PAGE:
Another problem facing the Metro Network System is on how to get people to travel to the various station stops from their residences, many of which could be living very far from the Metro Line. People living within a couple of km radius of stations like Ben Thanh, Thao Dien, An Phu, An Khanh can walk there everyday, but for those who are living further away, a reasonable solution still has to be worked out.

If there are no bus lines, small transport could be provided, such as the Tuk Tuk service in Bangkok, Jeepney in Manila, and mini buses in Jakarta. It is also likely that Metro stations need a larger area to park motorbikes or bicycles for daily commuters, so they can return to their homes easily. If this problem is not resolved, the risk of people losing interest in the Metro Line will become real.

Another problem that needs to be tackled is the fare amount for passengers. Investment in the Metro system has been huge, up to tens of billions of US dollars. The money has been on a loan, and the return of capital will be slow. Countries have to subsidize fares to reach out to the masses, even suffer heavy losses, but in return for other benefits such as reduced traffic jams, less pollution, less travel time, and low accident rates, this effort seems worthwhile.

Hence, even though fares may be partially subsidized, the Metro still has to sell tickets in large numbers to be able to maintain full operations and offer best of services. Therefore, the calculation of fare rates is extremely important, so that the State has revenue and passengers are also satisfied. For passengers, if the ticket price is too high for their actual monthly income, they will refuse to use the Metro Line, even if the service provided is the best.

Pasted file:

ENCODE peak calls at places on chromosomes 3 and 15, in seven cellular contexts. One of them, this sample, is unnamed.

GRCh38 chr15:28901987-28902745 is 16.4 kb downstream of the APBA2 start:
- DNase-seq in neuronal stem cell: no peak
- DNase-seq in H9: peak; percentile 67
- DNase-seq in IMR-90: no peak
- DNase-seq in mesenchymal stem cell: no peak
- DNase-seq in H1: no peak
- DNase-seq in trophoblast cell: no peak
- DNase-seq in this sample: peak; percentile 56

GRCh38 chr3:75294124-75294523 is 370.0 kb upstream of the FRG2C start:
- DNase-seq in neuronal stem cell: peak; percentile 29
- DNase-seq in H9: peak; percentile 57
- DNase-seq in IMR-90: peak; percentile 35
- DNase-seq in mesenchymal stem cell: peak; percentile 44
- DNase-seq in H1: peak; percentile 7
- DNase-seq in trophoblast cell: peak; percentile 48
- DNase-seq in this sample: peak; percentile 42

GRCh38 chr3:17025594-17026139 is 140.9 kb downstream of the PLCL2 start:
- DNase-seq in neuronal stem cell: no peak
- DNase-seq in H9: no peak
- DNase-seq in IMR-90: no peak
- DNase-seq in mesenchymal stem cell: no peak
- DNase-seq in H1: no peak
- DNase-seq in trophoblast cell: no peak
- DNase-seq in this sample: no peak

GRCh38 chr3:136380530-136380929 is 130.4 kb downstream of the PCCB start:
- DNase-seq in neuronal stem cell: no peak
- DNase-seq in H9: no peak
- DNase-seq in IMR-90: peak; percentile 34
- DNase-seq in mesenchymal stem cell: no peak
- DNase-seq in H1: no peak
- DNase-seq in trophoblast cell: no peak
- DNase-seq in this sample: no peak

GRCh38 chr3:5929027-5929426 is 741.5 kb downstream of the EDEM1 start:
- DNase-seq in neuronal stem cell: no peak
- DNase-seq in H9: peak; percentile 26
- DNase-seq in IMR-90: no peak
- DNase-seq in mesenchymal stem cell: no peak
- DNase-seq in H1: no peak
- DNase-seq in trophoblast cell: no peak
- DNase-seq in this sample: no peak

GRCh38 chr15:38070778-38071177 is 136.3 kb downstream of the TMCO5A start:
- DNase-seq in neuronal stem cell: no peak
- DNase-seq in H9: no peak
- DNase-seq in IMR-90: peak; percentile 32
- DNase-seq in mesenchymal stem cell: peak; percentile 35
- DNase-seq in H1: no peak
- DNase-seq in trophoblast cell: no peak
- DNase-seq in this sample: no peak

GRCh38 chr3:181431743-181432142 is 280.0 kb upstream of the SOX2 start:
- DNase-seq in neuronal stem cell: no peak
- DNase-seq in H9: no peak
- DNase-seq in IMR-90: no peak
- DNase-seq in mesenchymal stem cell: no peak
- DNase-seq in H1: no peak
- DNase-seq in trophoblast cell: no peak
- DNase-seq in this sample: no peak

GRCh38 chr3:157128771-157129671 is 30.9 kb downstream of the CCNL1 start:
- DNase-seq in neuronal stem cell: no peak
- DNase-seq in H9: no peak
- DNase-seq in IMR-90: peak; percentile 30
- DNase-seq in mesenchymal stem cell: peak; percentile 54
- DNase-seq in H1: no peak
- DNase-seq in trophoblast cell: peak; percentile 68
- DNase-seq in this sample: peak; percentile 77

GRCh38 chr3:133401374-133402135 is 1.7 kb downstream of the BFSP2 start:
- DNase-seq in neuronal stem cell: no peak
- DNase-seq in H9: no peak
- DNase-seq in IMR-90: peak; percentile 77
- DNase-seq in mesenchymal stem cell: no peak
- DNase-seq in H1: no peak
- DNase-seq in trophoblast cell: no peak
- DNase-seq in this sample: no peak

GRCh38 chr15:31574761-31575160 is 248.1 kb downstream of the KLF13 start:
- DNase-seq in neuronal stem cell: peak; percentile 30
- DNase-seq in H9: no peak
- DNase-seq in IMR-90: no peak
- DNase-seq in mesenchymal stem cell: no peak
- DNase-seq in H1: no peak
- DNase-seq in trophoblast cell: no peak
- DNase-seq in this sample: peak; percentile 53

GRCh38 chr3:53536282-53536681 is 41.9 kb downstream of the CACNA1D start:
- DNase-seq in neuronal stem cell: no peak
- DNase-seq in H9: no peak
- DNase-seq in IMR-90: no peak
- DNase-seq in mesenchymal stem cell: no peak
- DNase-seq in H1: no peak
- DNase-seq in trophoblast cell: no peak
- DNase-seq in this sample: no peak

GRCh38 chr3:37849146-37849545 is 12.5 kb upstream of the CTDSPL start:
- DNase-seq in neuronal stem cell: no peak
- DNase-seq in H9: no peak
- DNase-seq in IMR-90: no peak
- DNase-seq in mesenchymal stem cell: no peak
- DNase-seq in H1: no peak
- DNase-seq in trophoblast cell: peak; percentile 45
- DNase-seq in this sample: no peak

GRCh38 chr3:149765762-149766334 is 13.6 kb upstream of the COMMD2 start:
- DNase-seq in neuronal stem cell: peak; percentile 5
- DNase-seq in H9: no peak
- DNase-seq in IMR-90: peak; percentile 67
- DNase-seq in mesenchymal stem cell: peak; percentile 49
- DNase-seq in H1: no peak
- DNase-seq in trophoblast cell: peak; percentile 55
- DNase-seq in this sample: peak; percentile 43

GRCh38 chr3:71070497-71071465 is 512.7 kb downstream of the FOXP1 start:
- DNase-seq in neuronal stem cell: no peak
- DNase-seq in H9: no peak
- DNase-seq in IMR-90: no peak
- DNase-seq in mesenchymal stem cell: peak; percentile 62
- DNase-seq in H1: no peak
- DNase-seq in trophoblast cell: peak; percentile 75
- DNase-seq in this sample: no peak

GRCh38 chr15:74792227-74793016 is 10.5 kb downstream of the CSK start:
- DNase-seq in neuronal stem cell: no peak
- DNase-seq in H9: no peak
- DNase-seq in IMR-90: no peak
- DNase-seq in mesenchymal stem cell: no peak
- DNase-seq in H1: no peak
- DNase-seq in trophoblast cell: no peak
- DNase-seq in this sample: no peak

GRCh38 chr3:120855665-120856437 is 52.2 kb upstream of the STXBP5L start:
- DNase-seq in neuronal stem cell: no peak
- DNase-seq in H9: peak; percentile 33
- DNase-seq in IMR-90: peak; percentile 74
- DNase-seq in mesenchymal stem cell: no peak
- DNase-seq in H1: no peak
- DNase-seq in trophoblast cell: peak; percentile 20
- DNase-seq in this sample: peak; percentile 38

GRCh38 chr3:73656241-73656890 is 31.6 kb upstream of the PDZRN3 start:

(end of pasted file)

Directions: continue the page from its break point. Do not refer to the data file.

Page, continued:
Currently those countries having a Metro system are providing subsidies in fares, but their fare rate is still quite high for income level of the Vietnamese people. For example, the ticket price from Changi International Airport to China Town in the center of Singapore covering 22km is SGD 1.83 per person, which is equivalent to VND 30,000 for a Vietnamese person. In Bangkok, from Suvarnabhumi International Airport to central Bangkok covering 30km costs 45 baht, against VND 30,000 in Vietnam.

For the Metro Line in Ho Chi Minh City, suppose that the price is VND 40,000 for a two-way fare, it is still high for the average income of most people which is around VND 5,000,000 to VND 6,000,000 per month. The Metro for most people will therefore not necessarily become the optimum means of transport, including for many workers, students and office goers.

- Sir, how do we turn the Metro route into a socio-economic system for the people?

- In my opinion, making the Metro Line No. 1 route into a multi-purpose complex is very difficult. First, underground drilling is very expensive and time consuming. This then can be put up in parallel with the road axis or along canals to shorten construction time, quickly put into operation, and relieve the City from its present deadlock of public transport.

Second, the fact that Metro routes are not attractive for short distances, with each station about two km apart, people feel they can use motorcycles more easily, and will only choose to use the Metro for longer distances. In such case, the long routes from Bien Hoa City to Ben Thanh, from Long Thanh International Airport to Ben Thanh Station can offer fares from VND 40,000 to VND 50,000, which people may not mind paying.

- Thank you very much.

Do Tra Giang (Interviewer)